News & Politics

Supreme Court Will Hear Racist College Admissions Cases Against Harvard, UNC

(AP Photo/Charles Krupa, File)

Americans are not racist people. It is a great source of pride to us that our countrymen or their ancestors hail from all around the world, making our nation both uniquely diverse and uniquely united within a national cultural identity.

An example of our national cultural unity and rejection of racism is that the majority of Americans of all identities disapprove of the idea that race should be a consideration for college admissions. According to the Pew Research Center, nearly three-quarters of adults (73%) reject racism from college admissions boards. This includes 78% of whites, 62% of blacks, 65% of Hispanics, and 58% of Asians. It’s odd that Asians are the most accepting group, because they are also the most discriminated against but nonetheless, Americans’ negative view of racial admissions has been pretty constant for quite some time.

Today, the Supreme Court took up a pair of cases that have the potential to bring college admissions into line both with public opinion and federal law. Both suits were filed by an organization called Students for Fair Admissions (SFFA), which assists students who have been racially discriminated against by institutes of higher education. The first case, Students for Fair Admissions v. Harvard, was decided in favor of the university by the Boston-based 1st Circuit Court of Appeals in 2018. The second case, Students for Fair Admission v. University of North Carolina, was still under review by the 4th Circuit appellate court after a federal judge ruled in UNC’s favor last year.

The lower courts that have heard these cases did not deny that the discrimination took place but excused it as a necessary evil in the universities’ pursuit of diverse student bodies.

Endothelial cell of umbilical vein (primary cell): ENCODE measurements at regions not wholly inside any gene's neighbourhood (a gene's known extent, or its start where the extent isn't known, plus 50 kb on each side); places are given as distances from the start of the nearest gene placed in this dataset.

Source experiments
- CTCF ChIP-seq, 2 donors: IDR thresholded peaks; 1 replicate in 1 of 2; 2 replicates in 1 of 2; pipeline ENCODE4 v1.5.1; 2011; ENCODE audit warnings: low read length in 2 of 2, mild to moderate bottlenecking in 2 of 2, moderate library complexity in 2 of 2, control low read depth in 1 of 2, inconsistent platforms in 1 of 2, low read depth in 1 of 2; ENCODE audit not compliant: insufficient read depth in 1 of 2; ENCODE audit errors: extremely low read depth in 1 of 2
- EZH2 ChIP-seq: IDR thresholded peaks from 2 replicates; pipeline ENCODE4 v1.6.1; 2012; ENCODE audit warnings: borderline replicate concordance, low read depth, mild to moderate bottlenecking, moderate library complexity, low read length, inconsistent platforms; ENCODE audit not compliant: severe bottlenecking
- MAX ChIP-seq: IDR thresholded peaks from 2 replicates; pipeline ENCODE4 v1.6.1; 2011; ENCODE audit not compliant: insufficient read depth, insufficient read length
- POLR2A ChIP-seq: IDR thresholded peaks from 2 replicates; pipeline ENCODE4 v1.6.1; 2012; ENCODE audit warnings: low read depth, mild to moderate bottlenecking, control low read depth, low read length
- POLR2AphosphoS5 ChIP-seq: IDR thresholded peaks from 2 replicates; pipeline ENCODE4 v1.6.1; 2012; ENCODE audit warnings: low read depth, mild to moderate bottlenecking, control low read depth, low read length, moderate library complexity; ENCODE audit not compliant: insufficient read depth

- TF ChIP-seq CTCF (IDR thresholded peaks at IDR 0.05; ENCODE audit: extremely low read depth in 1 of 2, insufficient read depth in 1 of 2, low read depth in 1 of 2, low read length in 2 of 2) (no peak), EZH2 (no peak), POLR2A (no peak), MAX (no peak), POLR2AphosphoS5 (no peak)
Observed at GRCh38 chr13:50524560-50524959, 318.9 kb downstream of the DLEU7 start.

Related: Racist School Board Votes to Segregate Minority Teachers, Pay People Less Based on Skin Color

In a statement, SFFA founder and president Edward Blum said, “We are grateful the Supreme Court accepted these important cases for review. It is our hope that the justices will end the use of race as an admissions factor at Harvard, UNC and all colleges and universities.” He further stated, “In a multi-racial, multi-ethnic nation like ours, the college admissions bar cannot be raised for some races and ethnic groups but lowered for others. Our nation cannot remedy past discrimination and racial preferences with new discrimination and different racial preferences.”

Reuters summarizes the cases and rationale:

Blum’s group sued Harvard in 2014, accusing it of violating Title VI of the Civil Rights Act of 1964, which bars discrimination based on race, color or national origin under any program or activity receiving federal financial assistance. Harvard is a private university founded in 1636 and located in Cambridge, Massachusetts. It receives federal funds.

The group also sued UNC in 2014, accusing it of impermissibly using race as the main factor in admissions in violation of the U.S. Constitution’s 14th Amendment guarantee of equal protection under the law. UNC, located in Chapel Hill and chartered in 1789, is North Carolina’s flagship public university.

In past cases, the Supremes have ruled that racial discrimination is acceptable in college admissions because there is a compelling interest in creating diversity among matriculants. In the 1978 case Regents of the University of California v. Bakke, SCOTUS allowed race to be considered as an acceptance factor so long as racial quotas were not enforced.

The justices are expected to hear arguments in their next term, which means arguments could come as soon as the fall of 2022 and a decision no later than June 2023. The court may ultimately leave the lower court decisions intact, further narrow the use of racial consideration in college admissions, or reject it altogether.

“Harvard and the University of North Carolina have racially gerrymandered their freshman classes in order to achieve prescribed racial quotas. Every college applicant should be judged as a unique individual, not as some representative of a racial or ethnic group,” says Blum. “The cornerstone of our nation’s civil rights laws is the principle that an individual’s race should not be used to help or harm them in their life’s endeavors. We hope the Supreme Court will use these cases to begin the restoration of the colorblind legal covenant that holds together Americans of all races and ethnicities.”

If the court rejects racial discrimination in college admissions, U.S. colleges and universities will be forced to give up either the practice of racial bias or the flow of sweet government dollars they receive. Harvard University boasts the world’s largest academic endowment, estimated at over $53 billion last June. If it is so important to the university to discriminate against incoming freshmen by skin color, it could easily forego the government dollars and free itself from being bound by federal law. One wonders why on earth such a wealthy institution is receiving taxpayer money to begin with.